A few weeks ago I was able to attend the naturalization ceremony for my friend Joe as he became a US citizen. I’d never seen one before. There were over 80 people in Concord, NH coming from 42 countries. It was a pretty special day and was great to see the families in observance and how proud they were to see someone become a citizen of the United States. I too was proud as I have been pestering Joe to file his petition ever since Kenya passed its new constitution.
Joe is the pinnacle of what immigration reform opponents want in an immigrant. College educated here, works in a STEM field, extraordinarily smart, good family, goes to church, etc.
When we look at Immigration Reform: Guest worker program, paying taxes, keeping top college grads and entrepreneurs here, securing the border, I can’t imagine that any of these are real showstoppers for anyone.
But I do understand resistance to ‘path to citizenship’. Illegally entering the US is a serious federal crime. Since some states prohibit convicted felons from voting, it seems crazy to then say that all these people that have committed a crime, should suddenly have a path to earn our nation’s supreme right. At the same time it is conceivable that someone convicted of fraud in a state court would not be able to vote.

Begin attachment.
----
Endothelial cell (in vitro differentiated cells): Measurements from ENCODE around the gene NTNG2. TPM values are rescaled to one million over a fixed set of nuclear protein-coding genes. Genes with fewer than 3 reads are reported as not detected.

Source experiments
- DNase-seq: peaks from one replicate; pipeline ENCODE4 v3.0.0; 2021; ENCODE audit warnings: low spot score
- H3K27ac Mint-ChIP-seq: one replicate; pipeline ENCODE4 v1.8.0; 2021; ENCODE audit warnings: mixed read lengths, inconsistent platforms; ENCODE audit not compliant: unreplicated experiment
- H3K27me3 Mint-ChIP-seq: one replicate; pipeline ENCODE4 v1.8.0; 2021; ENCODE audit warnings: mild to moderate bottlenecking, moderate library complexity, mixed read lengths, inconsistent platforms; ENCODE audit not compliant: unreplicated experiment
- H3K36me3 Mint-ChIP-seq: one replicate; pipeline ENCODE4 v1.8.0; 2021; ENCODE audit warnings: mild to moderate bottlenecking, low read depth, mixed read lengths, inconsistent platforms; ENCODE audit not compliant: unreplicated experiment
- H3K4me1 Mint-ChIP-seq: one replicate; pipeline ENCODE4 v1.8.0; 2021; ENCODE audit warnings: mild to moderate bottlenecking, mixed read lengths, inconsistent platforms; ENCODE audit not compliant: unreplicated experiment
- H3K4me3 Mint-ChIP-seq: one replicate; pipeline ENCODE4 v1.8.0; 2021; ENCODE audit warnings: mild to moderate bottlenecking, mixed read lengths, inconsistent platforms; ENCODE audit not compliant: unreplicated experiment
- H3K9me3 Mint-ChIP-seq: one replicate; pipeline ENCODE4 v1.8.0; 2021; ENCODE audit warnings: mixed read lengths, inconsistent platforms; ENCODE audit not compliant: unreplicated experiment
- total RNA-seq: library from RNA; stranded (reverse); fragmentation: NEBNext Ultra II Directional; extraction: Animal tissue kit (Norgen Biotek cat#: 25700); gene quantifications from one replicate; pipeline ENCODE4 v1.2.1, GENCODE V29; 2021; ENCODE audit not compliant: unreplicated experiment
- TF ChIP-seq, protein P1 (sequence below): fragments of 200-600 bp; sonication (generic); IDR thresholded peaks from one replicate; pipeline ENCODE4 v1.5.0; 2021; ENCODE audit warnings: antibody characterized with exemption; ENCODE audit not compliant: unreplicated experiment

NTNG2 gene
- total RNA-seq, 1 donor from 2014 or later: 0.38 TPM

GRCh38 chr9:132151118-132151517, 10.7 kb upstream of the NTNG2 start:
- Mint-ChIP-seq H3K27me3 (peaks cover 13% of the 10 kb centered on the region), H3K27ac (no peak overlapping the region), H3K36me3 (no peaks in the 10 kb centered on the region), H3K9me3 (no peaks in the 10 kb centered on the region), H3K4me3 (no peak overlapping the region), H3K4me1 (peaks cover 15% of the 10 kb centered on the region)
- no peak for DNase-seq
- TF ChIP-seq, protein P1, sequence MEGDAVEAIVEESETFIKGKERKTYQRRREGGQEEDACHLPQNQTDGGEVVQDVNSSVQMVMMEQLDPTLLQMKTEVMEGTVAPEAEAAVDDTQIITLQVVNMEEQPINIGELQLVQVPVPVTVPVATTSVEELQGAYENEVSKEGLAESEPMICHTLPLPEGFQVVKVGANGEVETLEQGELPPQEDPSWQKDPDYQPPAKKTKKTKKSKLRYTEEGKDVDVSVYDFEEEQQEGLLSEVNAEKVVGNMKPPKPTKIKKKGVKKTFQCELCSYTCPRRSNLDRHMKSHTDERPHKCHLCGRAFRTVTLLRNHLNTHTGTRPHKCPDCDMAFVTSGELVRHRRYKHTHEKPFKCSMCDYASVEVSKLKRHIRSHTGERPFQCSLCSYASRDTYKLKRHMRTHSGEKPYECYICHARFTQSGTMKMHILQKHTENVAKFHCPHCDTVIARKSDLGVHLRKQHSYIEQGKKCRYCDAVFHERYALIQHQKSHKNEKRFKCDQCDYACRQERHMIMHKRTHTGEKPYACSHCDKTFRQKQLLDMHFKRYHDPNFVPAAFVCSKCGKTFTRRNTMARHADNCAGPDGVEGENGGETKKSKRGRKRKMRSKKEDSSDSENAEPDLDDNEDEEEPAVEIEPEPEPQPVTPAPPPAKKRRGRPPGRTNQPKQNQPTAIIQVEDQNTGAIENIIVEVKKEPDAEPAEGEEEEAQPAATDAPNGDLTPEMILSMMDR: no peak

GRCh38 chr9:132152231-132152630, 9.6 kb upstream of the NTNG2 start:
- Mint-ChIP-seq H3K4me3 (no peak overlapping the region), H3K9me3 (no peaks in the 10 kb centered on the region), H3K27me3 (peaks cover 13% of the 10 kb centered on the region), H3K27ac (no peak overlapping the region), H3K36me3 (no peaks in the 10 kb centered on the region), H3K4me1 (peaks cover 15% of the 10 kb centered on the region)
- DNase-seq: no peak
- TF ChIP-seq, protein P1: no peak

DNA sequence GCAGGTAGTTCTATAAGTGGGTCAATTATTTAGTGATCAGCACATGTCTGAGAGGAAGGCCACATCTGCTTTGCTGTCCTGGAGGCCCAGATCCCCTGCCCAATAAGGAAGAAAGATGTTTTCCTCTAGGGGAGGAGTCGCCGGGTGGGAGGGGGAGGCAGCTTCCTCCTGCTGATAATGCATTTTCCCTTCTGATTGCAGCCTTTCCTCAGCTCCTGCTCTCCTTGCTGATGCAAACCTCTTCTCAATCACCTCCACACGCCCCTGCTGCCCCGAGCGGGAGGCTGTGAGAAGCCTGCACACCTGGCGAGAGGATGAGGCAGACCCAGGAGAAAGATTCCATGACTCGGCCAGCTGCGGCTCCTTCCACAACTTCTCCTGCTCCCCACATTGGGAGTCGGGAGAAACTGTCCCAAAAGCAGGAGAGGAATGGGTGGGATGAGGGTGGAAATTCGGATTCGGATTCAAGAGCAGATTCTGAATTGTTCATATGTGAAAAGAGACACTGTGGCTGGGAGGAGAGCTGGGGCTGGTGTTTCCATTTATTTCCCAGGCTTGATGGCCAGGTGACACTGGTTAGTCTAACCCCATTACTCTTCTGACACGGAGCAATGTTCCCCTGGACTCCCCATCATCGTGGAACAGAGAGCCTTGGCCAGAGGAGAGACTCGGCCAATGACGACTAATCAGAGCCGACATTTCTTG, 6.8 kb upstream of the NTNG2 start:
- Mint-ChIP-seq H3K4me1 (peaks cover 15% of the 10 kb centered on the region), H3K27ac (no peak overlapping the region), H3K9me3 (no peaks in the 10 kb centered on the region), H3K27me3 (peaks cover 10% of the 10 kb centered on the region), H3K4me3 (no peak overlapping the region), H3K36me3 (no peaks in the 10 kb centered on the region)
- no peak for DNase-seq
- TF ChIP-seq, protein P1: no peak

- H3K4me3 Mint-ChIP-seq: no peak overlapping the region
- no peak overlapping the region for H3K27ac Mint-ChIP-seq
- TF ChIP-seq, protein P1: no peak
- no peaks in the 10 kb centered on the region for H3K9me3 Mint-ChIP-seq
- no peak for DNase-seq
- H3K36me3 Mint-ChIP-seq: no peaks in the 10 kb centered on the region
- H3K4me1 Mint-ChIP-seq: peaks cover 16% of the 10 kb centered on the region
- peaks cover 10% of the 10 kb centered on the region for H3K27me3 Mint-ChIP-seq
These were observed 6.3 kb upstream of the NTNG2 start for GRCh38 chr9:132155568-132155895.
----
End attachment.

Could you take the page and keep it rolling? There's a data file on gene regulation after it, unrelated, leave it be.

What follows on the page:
Time for a dose of rationality. Who really thinks that all the degenerate scum that will suddenly be granted permanent residency status will really embark on a 13 year adventure to be a citizen? Would I trade that possibility for the certainty of all the other benefits of immigration reform? You betcha. And what if the border with Mexico isn’t 100% secure? Then as a House oversight member I would insist on hearings to see what companies were hiring undocumented workers in border states. People don’t risk their lives, running all night across an unsafe border for the weather, they come for a job.
Standing for your principals doesn’t mean that you can’t compromise on those things that you feel are important but are less important than other issues. That is the nature of compromise. I hope the House acts rationally and passes immigration reform if for no other reason than to show that it is not more dysfunctional than the Senate.